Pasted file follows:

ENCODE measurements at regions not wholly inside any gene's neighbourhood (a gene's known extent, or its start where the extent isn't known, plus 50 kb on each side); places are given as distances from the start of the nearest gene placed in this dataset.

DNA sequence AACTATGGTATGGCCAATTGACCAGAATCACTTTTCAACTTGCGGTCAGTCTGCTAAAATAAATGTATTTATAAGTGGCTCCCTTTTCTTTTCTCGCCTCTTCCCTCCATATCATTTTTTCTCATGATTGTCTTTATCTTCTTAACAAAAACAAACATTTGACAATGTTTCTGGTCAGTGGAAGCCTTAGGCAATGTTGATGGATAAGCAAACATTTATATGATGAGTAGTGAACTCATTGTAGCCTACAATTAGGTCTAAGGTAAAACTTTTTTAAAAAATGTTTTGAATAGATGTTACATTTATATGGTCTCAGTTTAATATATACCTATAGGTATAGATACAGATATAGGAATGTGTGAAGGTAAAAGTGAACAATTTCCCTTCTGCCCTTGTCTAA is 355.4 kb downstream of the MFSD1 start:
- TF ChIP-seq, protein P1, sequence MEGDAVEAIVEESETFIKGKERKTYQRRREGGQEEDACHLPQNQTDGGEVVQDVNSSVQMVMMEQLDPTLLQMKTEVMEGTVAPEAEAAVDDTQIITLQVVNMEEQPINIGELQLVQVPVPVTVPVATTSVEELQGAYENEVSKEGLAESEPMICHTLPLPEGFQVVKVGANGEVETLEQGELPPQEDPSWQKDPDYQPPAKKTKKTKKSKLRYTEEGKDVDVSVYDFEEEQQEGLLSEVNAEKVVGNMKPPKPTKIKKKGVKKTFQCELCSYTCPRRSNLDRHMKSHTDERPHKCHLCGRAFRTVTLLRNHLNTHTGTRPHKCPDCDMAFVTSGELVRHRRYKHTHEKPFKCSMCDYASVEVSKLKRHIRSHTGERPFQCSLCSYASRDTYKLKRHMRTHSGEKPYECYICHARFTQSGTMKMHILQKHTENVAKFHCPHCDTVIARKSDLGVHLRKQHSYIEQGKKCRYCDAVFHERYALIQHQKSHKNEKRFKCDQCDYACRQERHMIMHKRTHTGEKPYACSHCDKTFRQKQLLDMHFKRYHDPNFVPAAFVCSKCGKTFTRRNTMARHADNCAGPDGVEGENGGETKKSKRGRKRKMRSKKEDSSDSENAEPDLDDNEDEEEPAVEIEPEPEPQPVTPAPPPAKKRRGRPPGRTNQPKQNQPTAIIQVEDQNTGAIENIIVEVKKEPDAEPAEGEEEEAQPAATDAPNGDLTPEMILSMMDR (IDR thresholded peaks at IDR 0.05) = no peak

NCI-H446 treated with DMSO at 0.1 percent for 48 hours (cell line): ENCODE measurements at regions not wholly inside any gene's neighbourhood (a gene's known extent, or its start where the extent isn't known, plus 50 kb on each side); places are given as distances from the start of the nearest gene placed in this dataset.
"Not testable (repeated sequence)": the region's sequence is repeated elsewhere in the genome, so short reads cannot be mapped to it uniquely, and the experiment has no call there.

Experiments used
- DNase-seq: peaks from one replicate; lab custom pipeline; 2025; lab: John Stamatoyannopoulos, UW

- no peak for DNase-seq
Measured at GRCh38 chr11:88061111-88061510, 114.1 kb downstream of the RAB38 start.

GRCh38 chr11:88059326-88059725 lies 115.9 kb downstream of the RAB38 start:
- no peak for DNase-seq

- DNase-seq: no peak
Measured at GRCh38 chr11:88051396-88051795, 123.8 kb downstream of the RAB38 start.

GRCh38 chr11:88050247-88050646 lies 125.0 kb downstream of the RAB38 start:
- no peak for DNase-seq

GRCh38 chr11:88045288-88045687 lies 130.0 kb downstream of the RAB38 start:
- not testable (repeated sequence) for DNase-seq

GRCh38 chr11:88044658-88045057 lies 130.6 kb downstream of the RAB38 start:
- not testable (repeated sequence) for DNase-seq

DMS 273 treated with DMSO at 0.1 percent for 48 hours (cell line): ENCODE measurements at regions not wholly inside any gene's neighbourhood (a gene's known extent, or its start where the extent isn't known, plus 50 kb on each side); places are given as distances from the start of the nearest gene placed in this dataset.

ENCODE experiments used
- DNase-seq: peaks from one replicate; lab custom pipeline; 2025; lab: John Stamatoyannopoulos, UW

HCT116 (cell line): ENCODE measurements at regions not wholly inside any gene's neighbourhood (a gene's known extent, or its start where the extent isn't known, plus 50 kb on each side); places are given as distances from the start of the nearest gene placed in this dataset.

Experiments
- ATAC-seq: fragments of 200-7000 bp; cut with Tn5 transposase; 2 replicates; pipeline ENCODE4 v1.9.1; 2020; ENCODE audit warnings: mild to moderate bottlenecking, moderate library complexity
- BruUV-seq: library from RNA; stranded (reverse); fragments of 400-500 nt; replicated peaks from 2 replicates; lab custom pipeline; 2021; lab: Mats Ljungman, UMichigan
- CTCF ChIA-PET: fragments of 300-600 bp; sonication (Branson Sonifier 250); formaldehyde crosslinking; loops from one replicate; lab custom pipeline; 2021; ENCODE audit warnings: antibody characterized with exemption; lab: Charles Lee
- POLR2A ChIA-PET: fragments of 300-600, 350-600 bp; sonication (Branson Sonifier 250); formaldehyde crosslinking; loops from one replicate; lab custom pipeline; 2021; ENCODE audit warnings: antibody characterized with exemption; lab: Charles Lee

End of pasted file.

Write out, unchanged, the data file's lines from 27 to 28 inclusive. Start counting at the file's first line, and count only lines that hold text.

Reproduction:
- CTCF ChIA-PET: fragments of 300-600 bp; sonication (Branson Sonifier 250); formaldehyde crosslinking; loops from one replicate; lab custom pipeline; 2021; ENCODE audit warnings: antibody characterized with exemption; lab: Charles Lee
- POLR2A ChIA-PET: fragments of 300-600, 350-600 bp; sonication (Branson Sonifier 250); formaldehyde crosslinking; loops from one replicate; lab custom pipeline; 2021; ENCODE audit warnings: antibody characterized with exemption; lab: Charles Lee